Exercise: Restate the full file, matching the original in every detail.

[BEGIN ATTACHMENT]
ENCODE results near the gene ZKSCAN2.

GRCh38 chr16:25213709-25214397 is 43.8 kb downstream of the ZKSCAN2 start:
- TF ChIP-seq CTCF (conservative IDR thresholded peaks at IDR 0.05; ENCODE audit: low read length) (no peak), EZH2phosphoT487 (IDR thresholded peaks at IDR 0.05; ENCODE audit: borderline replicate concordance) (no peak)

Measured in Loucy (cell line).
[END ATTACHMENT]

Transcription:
ENCODE results near the gene ZKSCAN2.

GRCh38 chr16:25213709-25214397 is 43.8 kb downstream of the ZKSCAN2 start:
- TF ChIP-seq CTCF (conservative IDR thresholded peaks at IDR 0.05; ENCODE audit: low read length) (no peak), EZH2phosphoT487 (IDR thresholded peaks at IDR 0.05; ENCODE audit: borderline replicate concordance) (no peak)

Measured in Loucy (cell line).